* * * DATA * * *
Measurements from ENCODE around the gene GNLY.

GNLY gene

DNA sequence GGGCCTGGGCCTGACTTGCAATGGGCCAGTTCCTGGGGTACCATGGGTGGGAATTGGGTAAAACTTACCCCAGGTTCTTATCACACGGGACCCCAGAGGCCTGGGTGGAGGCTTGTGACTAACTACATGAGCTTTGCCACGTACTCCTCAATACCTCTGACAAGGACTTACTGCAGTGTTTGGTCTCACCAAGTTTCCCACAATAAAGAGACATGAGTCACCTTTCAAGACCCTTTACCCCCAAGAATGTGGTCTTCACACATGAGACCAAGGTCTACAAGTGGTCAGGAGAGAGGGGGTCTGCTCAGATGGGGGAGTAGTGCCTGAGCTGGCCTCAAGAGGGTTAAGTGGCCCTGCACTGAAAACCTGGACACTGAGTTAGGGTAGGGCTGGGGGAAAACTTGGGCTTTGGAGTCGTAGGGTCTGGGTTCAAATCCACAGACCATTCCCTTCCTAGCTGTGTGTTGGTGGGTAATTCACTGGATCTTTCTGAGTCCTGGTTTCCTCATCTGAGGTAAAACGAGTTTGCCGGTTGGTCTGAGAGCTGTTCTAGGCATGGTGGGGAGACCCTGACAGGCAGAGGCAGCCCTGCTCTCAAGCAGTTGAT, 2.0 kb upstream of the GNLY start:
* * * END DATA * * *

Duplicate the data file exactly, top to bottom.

Measurements from ENCODE around the gene GNLY.

GNLY gene

DNA sequence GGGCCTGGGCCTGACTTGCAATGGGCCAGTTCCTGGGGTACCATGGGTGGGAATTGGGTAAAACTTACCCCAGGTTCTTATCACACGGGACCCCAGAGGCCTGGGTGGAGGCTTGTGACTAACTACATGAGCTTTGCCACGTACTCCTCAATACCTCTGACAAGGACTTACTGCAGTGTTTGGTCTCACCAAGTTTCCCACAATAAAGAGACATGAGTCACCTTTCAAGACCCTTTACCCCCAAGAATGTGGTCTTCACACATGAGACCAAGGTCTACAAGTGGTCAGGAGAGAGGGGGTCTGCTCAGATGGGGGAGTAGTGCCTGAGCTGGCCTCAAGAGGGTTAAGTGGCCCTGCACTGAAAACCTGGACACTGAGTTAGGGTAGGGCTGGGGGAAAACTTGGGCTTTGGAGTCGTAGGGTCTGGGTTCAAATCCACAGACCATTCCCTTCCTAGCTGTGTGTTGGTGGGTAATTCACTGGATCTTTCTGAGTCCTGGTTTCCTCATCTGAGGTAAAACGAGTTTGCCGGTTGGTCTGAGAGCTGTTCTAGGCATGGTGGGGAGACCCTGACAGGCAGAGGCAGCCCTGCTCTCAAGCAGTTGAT, 2.0 kb upstream of the GNLY start: